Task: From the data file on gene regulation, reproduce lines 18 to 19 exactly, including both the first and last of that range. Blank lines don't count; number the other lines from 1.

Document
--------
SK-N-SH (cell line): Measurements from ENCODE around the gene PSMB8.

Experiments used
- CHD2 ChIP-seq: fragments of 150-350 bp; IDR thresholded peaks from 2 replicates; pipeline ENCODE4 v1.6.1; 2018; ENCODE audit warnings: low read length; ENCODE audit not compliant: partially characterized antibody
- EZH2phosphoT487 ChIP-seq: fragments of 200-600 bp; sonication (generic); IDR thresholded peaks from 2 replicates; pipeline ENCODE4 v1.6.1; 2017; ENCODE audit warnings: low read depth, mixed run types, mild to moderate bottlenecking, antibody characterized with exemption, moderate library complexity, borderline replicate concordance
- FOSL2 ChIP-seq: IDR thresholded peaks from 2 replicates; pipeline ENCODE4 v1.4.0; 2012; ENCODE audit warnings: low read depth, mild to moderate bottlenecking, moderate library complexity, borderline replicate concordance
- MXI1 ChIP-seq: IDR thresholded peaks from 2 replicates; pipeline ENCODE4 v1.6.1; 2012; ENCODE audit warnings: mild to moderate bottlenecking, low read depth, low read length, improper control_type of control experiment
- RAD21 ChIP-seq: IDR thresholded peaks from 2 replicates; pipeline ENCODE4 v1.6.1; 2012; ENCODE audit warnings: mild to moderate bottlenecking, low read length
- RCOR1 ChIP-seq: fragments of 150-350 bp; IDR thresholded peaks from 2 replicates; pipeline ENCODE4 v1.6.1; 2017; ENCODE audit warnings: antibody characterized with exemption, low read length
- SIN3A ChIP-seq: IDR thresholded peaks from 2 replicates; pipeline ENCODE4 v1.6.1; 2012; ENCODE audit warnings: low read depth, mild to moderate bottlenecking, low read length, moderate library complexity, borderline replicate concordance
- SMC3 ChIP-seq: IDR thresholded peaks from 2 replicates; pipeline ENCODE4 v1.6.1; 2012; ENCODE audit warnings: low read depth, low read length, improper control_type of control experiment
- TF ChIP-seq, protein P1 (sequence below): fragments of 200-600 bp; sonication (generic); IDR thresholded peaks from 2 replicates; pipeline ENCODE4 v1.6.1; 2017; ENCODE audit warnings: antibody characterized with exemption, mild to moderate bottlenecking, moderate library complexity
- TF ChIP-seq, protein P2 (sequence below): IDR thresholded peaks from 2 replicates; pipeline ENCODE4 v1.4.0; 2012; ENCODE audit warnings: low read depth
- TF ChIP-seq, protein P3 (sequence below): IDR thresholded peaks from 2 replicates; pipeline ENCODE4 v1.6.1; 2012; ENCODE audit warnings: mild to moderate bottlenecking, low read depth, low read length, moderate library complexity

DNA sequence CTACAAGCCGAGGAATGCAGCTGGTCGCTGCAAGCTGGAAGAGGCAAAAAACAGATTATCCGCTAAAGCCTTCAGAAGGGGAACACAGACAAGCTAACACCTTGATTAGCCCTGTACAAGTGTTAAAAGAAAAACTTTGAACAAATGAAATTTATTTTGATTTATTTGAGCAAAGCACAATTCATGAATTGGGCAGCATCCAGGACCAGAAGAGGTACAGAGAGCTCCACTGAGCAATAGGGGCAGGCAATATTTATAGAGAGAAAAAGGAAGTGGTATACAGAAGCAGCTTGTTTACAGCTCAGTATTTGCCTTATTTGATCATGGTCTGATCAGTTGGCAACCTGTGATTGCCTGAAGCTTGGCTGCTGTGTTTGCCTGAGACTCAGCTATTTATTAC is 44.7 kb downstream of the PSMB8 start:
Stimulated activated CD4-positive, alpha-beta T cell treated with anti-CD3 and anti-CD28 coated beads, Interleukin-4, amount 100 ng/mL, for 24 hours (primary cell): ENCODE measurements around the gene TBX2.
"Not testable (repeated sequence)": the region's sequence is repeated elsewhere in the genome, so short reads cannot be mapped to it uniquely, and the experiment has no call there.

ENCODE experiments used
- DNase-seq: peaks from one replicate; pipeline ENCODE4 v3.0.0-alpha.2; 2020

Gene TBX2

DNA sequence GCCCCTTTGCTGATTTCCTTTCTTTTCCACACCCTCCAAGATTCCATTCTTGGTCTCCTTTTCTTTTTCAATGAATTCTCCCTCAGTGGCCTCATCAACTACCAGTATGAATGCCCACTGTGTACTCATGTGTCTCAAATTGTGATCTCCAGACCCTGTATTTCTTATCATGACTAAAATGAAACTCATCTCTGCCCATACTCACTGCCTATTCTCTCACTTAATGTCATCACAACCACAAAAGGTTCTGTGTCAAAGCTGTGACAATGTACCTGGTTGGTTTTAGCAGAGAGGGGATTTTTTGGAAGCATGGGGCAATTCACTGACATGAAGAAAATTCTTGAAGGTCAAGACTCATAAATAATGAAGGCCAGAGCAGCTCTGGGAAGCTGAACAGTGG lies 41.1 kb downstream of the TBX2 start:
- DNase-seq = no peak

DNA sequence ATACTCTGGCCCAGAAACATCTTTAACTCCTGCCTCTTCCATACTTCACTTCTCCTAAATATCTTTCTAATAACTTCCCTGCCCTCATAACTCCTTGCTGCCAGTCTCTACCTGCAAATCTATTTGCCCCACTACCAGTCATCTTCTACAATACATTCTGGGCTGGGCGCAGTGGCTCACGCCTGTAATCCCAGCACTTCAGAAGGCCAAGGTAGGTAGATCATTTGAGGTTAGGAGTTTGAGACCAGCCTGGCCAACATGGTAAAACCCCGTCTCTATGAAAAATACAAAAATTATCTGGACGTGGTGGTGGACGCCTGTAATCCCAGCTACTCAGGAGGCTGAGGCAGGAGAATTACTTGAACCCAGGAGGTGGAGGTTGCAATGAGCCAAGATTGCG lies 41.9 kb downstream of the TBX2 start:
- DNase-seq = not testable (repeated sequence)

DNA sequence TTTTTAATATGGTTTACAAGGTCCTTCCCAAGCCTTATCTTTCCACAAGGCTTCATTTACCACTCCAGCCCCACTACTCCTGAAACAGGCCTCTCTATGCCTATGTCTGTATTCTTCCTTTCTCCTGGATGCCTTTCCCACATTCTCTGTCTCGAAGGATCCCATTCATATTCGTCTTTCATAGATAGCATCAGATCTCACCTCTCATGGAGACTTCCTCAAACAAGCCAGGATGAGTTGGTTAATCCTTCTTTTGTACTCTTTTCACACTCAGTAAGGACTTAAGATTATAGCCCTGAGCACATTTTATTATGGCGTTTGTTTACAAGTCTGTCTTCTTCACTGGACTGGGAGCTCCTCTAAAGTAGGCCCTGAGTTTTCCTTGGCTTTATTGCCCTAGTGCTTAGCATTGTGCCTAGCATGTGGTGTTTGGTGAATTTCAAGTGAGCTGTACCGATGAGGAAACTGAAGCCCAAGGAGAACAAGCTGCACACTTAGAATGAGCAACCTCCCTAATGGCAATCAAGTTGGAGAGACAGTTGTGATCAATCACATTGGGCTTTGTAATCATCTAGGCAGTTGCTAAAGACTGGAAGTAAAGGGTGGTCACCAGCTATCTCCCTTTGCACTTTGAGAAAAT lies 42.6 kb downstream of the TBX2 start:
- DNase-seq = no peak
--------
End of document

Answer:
- DNase-seq: peaks from one replicate; pipeline ENCODE4 v3.0.0-alpha.2; 2020

Gene TBX2